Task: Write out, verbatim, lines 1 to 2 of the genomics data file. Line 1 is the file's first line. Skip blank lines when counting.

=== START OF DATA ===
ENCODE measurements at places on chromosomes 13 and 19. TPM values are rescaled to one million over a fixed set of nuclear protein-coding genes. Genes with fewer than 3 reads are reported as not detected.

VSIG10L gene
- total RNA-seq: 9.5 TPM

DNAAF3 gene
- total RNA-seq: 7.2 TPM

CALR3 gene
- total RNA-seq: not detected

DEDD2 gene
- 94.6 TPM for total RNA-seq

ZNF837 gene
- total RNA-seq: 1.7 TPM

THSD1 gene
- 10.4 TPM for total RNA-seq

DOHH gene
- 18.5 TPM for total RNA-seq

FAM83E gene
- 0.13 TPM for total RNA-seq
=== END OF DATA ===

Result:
ENCODE measurements at places on chromosomes 13 and 19. TPM values are rescaled to one million over a fixed set of nuclear protein-coding genes. Genes with fewer than 3 reads are reported as not detected.

VSIG10L gene